Having passed some of the harshest anti-immigrant legislation in the nation, Arizona legislators, faced with a mass exodus of essential workers and pressure from business interests, are talking about reversing their previous stance and now want to actively recruit immigrant workers to the state. But of course with some conditions …
They want a guest worker program, limited to agricultural workers that "doesn't lead to citizenship, doesn't lead to permanent status, can't bring family with you, can't come here and have your babies, can't come here and be a burden on the taxpayer, come here, work, earn your wages, pay your taxes and go home when it's done" … Essentially, a return to a bracero style program of the past.
This, despite overwhelming evidence that current guest worker programs are a dismal failure, supplying nothing but misery for their participants while assuring profits for what become in essence government sanctioned plantations.
The failures of current guest worker programs are numerous and systemic as evidenced by this testimony by Mary Bauer, Director of the Immigration Justice Program at the Southern Poverty Law Center before the House Education and Labor Committee.
But these abuses have not been limited to just agricultural workers or those from Mexico or South/Central America. Importation of modern day indentured servants has become a global industry.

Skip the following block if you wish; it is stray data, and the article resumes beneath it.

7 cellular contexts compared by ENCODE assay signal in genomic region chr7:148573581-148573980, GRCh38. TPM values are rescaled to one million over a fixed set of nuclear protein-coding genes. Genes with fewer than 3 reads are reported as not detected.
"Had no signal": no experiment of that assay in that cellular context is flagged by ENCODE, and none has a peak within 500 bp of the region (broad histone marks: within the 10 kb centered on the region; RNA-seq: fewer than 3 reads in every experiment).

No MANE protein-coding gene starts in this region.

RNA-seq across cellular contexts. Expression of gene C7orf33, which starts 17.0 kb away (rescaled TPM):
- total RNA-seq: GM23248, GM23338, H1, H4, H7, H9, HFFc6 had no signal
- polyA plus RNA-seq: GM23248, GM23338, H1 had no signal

The answer to our failed immigration system is not to perpetuate and expand on failed policies, or return to exploitive and discriminatory practices of the past. Allowing workers to be treated as commodities, to be traded across borders at will to the lowest bidder, is no substitute for true reform of the system.
Anti-immigrant advocates like Russell Pearce, having had their plans blow in their face, now look for alternatives to prevent the severe economic consequences of their actions.
But allowing them to codify indentured servitude to placate angry business interests is not the answer. As they finally come to terms with the economic reality that immigrant workers are the backbone of their economy, let them now come to terms with the ramifications of that fact … the only answer is to reform the immigration system to respect and protect the human rights and dignity of all people. Anything less would be nothing more than a return to braceros.